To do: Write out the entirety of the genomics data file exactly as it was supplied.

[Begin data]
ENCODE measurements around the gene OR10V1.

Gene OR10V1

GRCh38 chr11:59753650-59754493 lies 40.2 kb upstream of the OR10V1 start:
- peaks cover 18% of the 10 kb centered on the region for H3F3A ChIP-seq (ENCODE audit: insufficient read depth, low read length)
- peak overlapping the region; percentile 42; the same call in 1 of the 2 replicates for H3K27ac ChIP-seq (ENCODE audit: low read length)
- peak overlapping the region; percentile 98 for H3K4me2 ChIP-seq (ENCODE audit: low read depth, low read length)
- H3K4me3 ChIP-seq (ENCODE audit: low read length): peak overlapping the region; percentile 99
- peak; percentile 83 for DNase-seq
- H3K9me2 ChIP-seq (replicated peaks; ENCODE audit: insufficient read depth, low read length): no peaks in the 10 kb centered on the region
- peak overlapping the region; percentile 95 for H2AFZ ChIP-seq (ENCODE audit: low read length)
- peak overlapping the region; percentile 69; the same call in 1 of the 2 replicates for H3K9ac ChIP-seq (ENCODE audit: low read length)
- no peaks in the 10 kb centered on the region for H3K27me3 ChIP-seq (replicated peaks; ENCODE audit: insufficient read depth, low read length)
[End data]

ENCODE measurements around the gene OR10V1.

Gene OR10V1

GRCh38 chr11:59753650-59754493 lies 40.2 kb upstream of the OR10V1 start:
- peaks cover 18% of the 10 kb centered on the region for H3F3A ChIP-seq (ENCODE audit: insufficient read depth, low read length)
- peak overlapping the region; percentile 42; the same call in 1 of the 2 replicates for H3K27ac ChIP-seq (ENCODE audit: low read length)
- peak overlapping the region; percentile 98 for H3K4me2 ChIP-seq (ENCODE audit: low read depth, low read length)
- H3K4me3 ChIP-seq (ENCODE audit: low read length): peak overlapping the region; percentile 99
- peak; percentile 83 for DNase-seq
- H3K9me2 ChIP-seq (replicated peaks; ENCODE audit: insufficient read depth, low read length): no peaks in the 10 kb centered on the region
- peak overlapping the region; percentile 95 for H2AFZ ChIP-seq (ENCODE audit: low read length)
- peak overlapping the region; percentile 69; the same call in 1 of the 2 replicates for H3K9ac ChIP-seq (ENCODE audit: low read length)
- no peaks in the 10 kb centered on the region for H3K27me3 ChIP-seq (replicated peaks; ENCODE audit: insufficient read depth, low read length)